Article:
Disappointed? Of course. Distraught? Not at all.
When Jeff and I first discussed his run for the Senate, naturally strategy and tactics were a part of the conversation. We decided, sitting there at Honduras Coffee in Stuart, that he needed to get his name recognition up, we needed to point out the shortcomings of the opposition, and we needed to get him "out front and personal" with the people of the 20th District. We did all of that.
The most important item we discussed and completely agreed upon was campaign ethics. We agreed the campaign was to be run against the current 20th District Senator, not a person named Roscoe Reynolds. By that I mean that Senator Reynolds' record would be used in the campaign, not Mr. Reynolds' personal life. Every mail piece, every radio spot, every debate topic was based upon the facts as presented by the General Assembly website. Not once did we quote newspaper articles which necessarily reflect some reporter's opinion, however slightly. None of Martinsville's idle gossip was used. No, we would stick strictly to facts.
For example, If Mr. Reynolds had decided at some point in his personal life to start a faith-based ministry for out-of-work and destitute people in Martinsville and Henry County, you would have never heard about such a "dangerous homeless shelter" from this campaign, for activities of that sort by Mr. Reynolds have nothing to do with Senator Reynolds.
The main point is that Mr. Reynolds is different from Senator Reynolds in that Mr. Reynolds deserves his privacy and respect. Senator Reynolds holds an office that deserves respect, but as the holder of that office he is open to criticism, of course. Unfortunately, Senator Reynolds does not agree with that concept as it applies to Board of Supervisors member Jeff Evans and private citizen and pastor Jeff Evans.
We were accused of running a "negative, nasty campaign." No matter. As many people in the 20th District know, we held ourselves to a higher standard.
A man I respect and appreciate as a friend once said "...you beat someone to the minimum necessary, not the maximum. Don't bludgeon them to death--you might need them down the road." Thanks Barnie. That's very good advice, and it's the path this campaign chose to follow.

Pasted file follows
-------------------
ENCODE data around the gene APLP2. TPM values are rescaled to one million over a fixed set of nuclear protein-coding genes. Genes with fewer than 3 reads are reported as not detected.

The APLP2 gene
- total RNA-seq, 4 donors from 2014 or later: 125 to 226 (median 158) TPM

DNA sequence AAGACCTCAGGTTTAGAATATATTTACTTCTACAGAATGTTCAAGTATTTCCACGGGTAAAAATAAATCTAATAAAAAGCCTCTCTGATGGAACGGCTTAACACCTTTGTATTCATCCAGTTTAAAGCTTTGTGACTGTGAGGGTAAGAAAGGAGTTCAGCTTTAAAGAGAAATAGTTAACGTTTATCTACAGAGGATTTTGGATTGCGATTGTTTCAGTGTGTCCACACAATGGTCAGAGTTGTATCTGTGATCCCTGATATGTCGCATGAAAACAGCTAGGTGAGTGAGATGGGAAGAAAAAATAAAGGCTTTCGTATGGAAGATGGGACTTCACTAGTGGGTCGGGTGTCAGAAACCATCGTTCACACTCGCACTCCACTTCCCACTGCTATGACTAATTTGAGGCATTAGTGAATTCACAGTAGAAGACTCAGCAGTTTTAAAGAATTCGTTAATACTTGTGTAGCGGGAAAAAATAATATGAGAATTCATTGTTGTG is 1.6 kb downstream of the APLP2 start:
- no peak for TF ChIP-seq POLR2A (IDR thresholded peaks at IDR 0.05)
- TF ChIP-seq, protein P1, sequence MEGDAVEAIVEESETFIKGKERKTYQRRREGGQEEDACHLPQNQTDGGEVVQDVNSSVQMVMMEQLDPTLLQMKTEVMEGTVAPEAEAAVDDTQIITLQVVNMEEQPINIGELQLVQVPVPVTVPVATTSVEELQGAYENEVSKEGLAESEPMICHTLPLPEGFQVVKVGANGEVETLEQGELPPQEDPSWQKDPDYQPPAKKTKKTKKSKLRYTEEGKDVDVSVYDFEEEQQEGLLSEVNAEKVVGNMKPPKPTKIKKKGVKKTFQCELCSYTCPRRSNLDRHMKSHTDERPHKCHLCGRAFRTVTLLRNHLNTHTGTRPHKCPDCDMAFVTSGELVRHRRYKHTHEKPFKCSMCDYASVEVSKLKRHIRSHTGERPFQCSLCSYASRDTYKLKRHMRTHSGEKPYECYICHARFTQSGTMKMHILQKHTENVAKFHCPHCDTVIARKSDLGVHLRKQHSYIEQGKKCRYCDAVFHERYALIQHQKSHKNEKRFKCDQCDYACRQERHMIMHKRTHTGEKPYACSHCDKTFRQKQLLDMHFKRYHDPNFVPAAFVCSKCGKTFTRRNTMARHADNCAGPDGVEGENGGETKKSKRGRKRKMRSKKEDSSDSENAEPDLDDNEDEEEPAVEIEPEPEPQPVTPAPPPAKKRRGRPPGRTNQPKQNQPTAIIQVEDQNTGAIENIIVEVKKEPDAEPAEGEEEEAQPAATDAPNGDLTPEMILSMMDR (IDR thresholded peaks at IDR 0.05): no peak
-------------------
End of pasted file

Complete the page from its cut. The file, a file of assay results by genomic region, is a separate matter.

Enough of that though, let's move on to what I've learned and what I can draw from this election.
Since October of 2006, Jeff made an attempt to visit every Ruritan club function, attend every local festival and go to as many events as possible, right up until the election. Jeff got an apartment here in Henry County in an effort to make that goal more feasible, yet he still managed to put over 60,000 miles on his car during this campaign. Jeff met thousands of people, handed out over 45,000 cards and shook even more hands, yet he apparently did not meet enough VOTERS. There is a difference folks, club members, festival goers, and event attendees are not necessarily voters. Even those who are very enthusiastic about a candidate they meet at such functions do not always translate their enthusiasm into votes that can be counted on election day.
Someone once said "All politics is local...". That is very true, and more true in a Virginia Senate race than I realized. The more people we met, the more apparent it became that people seemed to want to talk about State issues, so we focused on Statewide issues. Apparently though, when people go into the voting booth, they are focused on their local Board of Supervisors race, the local Commonwealth Attorney race, the local Sheriff race and finally, the local Senate race. All issues have been narrowed down to a local focus in their mind. Unless they are voting a straight party ticket, the candidates who have most successfully targeted some local issue will get their vote. Not just any issue will qualify as a "local" issue either. Illegal immigration may impact an area very heavily, like it does here, but it may not rise to the level of some other issue like a recent utility rate increase. Despite our best efforts, and some very compelling proof that the local media chose to ignore, Senator Reynolds simply did a better job of presenting his case. Dump truck loads of cash helped too, of course.
I could include a link to a very elaborate spreadsheet that I put together in order to help me forecast this race. But why? Despite its elaborateness and, in my opinion, faultless logic, it turned out to be grossly misleading when applied to real voters and these two candidates.
I once rode a bull in an amateur rodeo in Oklahoma. Well, I tell everyone I rode that bull. Actually, you have to stay on board the beast for 8 seconds in order to have "ridden the bull". I managed 4.3 seconds. The longest 4.3 seconds of my life. But given the chance, I'll ride that bull again someday. Or one just as mean and ornery.
In politics, this was my first rodeo. It won't be my last. I'll get right back up on that bull as soon as possible. The next time my spurs will be shinier, I'll have a better instinct for the unpredictable turns and twists and shakes that bull will make, and I'll certainly aim once again for the full ride.
No clown will be there to pull my ass out of harms way, either.